June 2018

The know zone

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  • Leaders' surgery
    Hotline advice expressed here, and in calls to us, is made in good faith to our members. Schools and colleges should always take formal HR or legal advice from their indemnified provider before acting. More
  • Unfair shares
    Education has some of the worst instances of a gender pay gap - particularly among leaders - but the picture is less clear-cut than the figures suggest. Sara Ford unpicks the reasons. More
  • Setting the standard
    Kevin Gilmartin takes a look at the new apprenticeship standards and the newly formed body responsible for their development. More
  • Be prepared
    2018 is the most significant year of GCSE reform, with 17 new GCSEs being awarded for the first time. Suzanne O'Farrell looks at lessons learned from 2017 and answers key questions about this year's reforms. More
  • Pension myth
    Stephen Casey seeks to clarify a common misunderstanding by members about the teachers' pensions final salary scheme and the career average revalued earnings (CARE) scheme. More
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Education has some of the worst instances of a gender pay gap – particularly among leaders – but the picture is less clear-cut than the figures suggest. Sara Ford unpicks the reasons.

Unfair shares

Since April 2017, employers with 250 employees or more have been required to publish their gender pay gap data annually. As they have 12 months to submit the returns, the first complete set of data has just become available. But how useful is it and what has it told us?

The first thing we have learnt is that very few employers have a gender pay gap in favour of women. The overwhelming majority have an often significant gap and the UK average is 18%. And when you look at the education figures it appears to be even worse: some of the worst pay gaps being reported are in this sector.

It appears, then, that women working in education are paid less than their male counterparts. But is that the whole story?

We heard time and again in the accompanying reports that the reason for the pay gap being reported was down to the large number of female staff working in support functions in schools. So the first question to ask is: is this a fair ‘defence’?

It is true that for those schools, colleges and trusts that directly employ their own cleaners and catering staff, the majority of whom are usually female, the overall workforce is going to be skewed by a large percentage of female staff in the lower quartile. The situation as far as gender pay gap reporting is concerned will be further worsened as the salaries for these roles are often close to the living wage and significantly lower than the majority of the rest of the workforce.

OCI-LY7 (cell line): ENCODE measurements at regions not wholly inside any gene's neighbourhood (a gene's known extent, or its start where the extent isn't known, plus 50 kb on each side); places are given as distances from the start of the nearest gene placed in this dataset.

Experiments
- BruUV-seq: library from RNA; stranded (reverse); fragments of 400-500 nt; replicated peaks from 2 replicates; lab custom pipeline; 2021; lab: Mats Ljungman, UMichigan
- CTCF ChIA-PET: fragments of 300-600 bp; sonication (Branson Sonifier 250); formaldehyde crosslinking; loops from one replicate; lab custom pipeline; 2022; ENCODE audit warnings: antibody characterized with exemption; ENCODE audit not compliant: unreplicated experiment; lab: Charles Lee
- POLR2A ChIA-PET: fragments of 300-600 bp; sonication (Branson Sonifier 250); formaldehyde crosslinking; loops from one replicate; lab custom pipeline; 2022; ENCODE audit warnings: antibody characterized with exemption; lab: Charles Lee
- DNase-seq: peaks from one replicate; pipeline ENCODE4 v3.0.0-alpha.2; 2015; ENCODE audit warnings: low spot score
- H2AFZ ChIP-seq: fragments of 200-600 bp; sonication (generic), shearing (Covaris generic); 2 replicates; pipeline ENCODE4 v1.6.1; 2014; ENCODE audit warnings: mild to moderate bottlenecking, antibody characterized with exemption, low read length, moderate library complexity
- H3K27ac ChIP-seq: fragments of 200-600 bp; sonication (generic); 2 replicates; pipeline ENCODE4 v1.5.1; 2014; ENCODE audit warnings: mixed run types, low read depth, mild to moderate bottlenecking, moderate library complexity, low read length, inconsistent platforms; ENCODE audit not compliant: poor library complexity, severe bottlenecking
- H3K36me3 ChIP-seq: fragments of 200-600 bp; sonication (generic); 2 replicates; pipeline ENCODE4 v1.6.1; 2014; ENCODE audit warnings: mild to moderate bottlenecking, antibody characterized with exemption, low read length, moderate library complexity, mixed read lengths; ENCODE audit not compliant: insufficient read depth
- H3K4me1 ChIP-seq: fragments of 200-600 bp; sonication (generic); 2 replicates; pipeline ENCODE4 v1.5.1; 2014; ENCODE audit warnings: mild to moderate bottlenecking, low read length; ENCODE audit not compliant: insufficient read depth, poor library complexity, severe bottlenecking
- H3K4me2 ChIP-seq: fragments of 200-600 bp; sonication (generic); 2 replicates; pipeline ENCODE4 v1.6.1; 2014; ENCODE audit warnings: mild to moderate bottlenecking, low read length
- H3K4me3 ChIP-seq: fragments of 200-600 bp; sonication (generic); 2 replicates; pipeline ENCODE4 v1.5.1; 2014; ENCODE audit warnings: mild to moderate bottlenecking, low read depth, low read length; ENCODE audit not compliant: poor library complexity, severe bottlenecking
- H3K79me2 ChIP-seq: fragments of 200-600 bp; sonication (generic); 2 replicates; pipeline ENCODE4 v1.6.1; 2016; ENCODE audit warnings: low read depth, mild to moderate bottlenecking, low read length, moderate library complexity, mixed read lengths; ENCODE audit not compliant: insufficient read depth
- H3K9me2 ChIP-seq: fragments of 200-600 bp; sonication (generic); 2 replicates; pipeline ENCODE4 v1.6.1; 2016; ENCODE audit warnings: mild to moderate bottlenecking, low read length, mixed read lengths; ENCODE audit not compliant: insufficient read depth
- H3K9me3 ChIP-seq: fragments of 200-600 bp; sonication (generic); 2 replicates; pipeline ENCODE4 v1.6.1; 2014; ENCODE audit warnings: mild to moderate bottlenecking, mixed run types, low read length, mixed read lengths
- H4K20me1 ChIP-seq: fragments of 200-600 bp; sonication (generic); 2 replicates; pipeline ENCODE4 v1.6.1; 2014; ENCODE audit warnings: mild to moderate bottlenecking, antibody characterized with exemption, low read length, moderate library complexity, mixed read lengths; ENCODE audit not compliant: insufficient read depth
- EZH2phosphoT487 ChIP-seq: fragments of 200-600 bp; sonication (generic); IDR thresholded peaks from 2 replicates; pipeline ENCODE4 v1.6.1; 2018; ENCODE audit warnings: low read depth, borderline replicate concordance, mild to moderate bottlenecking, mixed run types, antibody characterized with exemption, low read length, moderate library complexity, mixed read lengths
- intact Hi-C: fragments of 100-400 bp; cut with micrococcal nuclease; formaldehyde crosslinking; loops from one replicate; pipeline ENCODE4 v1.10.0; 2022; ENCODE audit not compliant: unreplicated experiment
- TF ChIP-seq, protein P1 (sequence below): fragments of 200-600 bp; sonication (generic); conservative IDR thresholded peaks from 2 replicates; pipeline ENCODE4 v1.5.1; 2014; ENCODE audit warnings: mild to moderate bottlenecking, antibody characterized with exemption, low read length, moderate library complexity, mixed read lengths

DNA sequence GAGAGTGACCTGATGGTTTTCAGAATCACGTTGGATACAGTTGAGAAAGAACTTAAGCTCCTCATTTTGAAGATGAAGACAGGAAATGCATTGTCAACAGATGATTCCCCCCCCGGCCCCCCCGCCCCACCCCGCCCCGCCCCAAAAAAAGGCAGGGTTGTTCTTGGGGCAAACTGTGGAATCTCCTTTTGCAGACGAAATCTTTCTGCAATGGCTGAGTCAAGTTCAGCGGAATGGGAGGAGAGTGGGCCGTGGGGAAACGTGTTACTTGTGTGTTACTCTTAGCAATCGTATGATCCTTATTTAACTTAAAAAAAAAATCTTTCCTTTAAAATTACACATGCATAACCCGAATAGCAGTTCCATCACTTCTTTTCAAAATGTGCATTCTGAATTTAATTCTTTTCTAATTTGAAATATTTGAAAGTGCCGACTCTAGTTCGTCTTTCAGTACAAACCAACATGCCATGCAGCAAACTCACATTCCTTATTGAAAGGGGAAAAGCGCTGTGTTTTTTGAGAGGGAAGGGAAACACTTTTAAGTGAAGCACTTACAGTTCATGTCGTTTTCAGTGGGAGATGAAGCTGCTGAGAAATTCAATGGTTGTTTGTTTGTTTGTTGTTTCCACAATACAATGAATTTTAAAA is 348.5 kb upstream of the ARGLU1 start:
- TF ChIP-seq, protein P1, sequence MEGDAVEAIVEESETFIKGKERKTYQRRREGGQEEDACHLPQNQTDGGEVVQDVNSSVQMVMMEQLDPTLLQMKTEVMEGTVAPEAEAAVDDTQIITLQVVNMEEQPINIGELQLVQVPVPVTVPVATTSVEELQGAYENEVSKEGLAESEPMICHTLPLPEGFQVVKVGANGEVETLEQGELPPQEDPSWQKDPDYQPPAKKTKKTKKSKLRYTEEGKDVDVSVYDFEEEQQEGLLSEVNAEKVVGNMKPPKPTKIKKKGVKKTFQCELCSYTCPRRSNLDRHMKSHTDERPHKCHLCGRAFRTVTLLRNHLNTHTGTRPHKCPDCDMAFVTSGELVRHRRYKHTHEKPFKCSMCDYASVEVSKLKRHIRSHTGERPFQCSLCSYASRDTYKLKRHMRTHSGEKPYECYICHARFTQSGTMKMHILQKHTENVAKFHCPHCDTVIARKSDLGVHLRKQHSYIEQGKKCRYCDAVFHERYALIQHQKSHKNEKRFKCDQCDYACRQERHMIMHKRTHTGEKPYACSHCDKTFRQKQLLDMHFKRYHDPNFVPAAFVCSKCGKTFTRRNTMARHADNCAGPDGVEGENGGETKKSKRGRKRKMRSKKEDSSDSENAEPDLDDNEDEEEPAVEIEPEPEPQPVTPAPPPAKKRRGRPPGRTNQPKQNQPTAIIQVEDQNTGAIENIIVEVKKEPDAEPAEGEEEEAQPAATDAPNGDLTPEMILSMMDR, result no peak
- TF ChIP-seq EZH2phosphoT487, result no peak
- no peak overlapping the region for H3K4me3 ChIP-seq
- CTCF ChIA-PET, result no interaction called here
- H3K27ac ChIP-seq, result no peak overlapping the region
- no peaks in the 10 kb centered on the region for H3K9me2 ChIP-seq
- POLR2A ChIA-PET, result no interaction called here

Like with like?

Employers who outsource their cleaning and catering functions should have seen a lower gender pay gap return, because that part of their workforce isn’t recorded in their figures – although it is difficult to analyse this as the data requested as part of this exercise is limited. I am not advocating outsourcing these functions in order to address your gender pay gap as that would be perverse. But it is important that, as part of the accompanying report, employers try to unpick the reasons behind the gap and don’t just rely on the fact that, traditionally, schools have lots of lower paid female support staff. In fact, the differences in the pay gaps were significant between similar employers and this is one of the real problems with the exercise as it was conducted: knowing when we are comparing like with like.

For those employers whose teaching staff are subject to the School Teachers’ Pay and Conditions Document (STPCD) there was immediately an issue when it came to calculating the hourly rate. The STPCD sets teachers’ working hours at 1,265, and it would have been that figure that employers used to divide down a teacher’s salary in order to calculate the hourly rate. Of course, we all know that they work far more than that, but that is the contracted time. However, a member of the support staff, whose working week is 37.5 hours and who gets six weeks’ holiday a year, will have seen their annual salary divided by 1,725.

Some employers took the opportunity afforded in the accompanying report to do separate returns for their support and teaching staff. This gave a much clearer picture of whether or not there was a real pay gap or whether the reported gap was a result of not comparing like with like. This approach also allowed for a more targeted plan to address any genuine pay gaps, and I would recommend it to others for future years.

It is also worth noting that, overall, the gender pay gap in independent schools was lower than in state-funded schools, and this may be due to a less widespread use of 1,265 as the contracted hours for teachers.

So, the return as it was requested was crude but it is a good conversation starter. We should be under no illusions that there is pay disparity in the system and it is in no way all down to the inclusion of support staff in the returns.

The DfE’s school workforce statistics, based on teachers working in publicly funded schools in England, show that the average salary for a male teacher (both leadership and classroom) is 3.7% higher than their female counterpart. That’s bad enough. But when you separate out the leadership group, the pay differential rises to 9.2%.

Employers really need to understand what their data is telling them, and triangulate this with their pay progression data and pay setting procedures. It really is time we got to grips with this.

Sara Ford
ASCL Pay, Conditions and Employment Specialist